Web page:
Farmland prairie strips boost conservation, study finds

farmland prairie strips
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New research from Iowa State University has found alternating monocultural farmland with strips of prairie vegetation can improve soil quality, biodiversity and flood prevention.

The study, conducted in the American Midwest, found that while large monoculture farms growing exclusively corn or soy beans – both common in US agriculture – could have detrimental effects on the nutrients in soil, groundwater quality, wildlife habitats and the population of pollinators such as bees and butterflies, many of these issues could be offset by introducing farmland prairie strips. These strips, consisting of rows of diverse native plants, attract pollinators, provide a habitat for indigenous wildlife; and draw water and nutrients into the surrounding soil. As the plants are perennials, prairie strips planted once will grow again every spring without further intervention.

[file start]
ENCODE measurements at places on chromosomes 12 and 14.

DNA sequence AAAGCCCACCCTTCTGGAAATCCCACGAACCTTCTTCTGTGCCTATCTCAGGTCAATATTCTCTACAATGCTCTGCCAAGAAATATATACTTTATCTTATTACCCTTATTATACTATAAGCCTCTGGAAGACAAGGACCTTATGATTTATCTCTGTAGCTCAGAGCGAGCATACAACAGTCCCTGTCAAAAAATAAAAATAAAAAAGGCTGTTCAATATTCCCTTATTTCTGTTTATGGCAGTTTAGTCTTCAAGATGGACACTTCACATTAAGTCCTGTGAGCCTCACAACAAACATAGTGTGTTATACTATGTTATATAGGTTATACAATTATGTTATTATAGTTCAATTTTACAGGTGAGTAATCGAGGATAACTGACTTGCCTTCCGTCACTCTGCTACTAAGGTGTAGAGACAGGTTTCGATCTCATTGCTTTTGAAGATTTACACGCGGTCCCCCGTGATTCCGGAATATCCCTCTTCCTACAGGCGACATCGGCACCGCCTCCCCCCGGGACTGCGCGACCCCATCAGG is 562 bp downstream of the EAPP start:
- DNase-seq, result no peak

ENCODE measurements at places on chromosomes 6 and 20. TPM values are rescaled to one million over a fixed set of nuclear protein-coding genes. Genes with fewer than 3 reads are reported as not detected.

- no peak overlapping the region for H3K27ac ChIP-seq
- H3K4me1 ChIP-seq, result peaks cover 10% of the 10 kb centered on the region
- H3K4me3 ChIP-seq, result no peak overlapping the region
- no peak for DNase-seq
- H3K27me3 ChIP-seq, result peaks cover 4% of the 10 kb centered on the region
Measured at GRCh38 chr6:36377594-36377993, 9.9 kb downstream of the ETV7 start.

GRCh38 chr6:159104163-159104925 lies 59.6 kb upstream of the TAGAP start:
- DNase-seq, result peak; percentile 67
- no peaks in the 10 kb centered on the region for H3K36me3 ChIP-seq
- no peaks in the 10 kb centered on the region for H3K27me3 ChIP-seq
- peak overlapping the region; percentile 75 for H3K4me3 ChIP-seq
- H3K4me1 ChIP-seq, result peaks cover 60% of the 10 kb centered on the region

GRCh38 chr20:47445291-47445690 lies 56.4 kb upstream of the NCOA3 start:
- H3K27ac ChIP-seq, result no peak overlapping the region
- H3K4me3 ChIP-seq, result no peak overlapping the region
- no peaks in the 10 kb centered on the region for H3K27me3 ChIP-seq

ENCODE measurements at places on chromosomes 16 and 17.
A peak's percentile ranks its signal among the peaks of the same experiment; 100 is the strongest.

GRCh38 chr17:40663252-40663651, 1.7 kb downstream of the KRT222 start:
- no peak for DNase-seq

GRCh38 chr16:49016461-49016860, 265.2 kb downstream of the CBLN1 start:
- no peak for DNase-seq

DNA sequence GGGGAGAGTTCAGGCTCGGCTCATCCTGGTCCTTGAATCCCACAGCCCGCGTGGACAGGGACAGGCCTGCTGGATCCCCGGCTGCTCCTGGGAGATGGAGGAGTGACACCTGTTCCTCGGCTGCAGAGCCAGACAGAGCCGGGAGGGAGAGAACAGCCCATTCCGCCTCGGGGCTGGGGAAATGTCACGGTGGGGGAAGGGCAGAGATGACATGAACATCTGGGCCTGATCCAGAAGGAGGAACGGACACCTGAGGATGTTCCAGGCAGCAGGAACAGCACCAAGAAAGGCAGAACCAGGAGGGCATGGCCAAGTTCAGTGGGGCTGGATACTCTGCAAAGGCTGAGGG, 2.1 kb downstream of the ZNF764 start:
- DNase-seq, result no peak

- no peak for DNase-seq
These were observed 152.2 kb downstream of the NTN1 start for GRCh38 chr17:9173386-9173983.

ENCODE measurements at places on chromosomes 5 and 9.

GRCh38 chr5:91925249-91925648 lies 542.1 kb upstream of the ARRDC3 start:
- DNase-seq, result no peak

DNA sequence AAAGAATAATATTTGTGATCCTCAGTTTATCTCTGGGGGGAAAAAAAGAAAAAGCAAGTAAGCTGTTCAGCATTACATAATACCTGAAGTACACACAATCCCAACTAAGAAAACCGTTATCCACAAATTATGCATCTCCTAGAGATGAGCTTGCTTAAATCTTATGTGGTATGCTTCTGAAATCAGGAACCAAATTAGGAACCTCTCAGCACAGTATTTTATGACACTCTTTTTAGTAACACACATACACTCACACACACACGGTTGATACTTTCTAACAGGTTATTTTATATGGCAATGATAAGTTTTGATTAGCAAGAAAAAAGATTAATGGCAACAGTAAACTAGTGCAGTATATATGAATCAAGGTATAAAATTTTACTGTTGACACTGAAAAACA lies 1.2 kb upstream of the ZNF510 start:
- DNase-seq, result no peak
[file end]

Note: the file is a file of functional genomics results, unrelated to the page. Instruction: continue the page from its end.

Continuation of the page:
The Science-based Trials of Rowcrops Integrated with Prairie Strips (STRIPS) researchers found that when 10 per cent of a field of corn or soy was converted to strips of prairie plants, the benefits included:

  • Reduction of soil loss by up to 95 per cent;
  • Reduction of overland water flow by 37 per cent;
  • Reduction of nitrogen loss in soil by 70 per cent;
  • Reduction of soil phosphorus loss by 77 per cent; and
  • Increase in biodiversity of between 210 and 350 percent, including insects, pollinators and native bird species.

Lisa Schulte Moore, a member of the STRIPS research team, said: “Research shows that areas of native prairie planted in the right places in a farm field can provide benefits that far outweigh losses from converting a small portion of a crop field to prairie. For example, when we work with farmers to site prairie strips on areas that were not profitable to farm, we can lower their financial costs while creating a wide variety of benefits.”

In addition to the environmental benefits of farmland prairie strips, the team noted that by boosting the viable productivity of a field’s soil, the practice can lead in the long term to improved crop yields, potential honey revenue due to the increased presence of bees, forage for livestock; and the possibility of leasing land for hunting purposes due to the increase in fauna. Schulte Moore is now working towards production of marketable products derived from prairie strips, such as biomass-based fuels, to fully monetise the investment.


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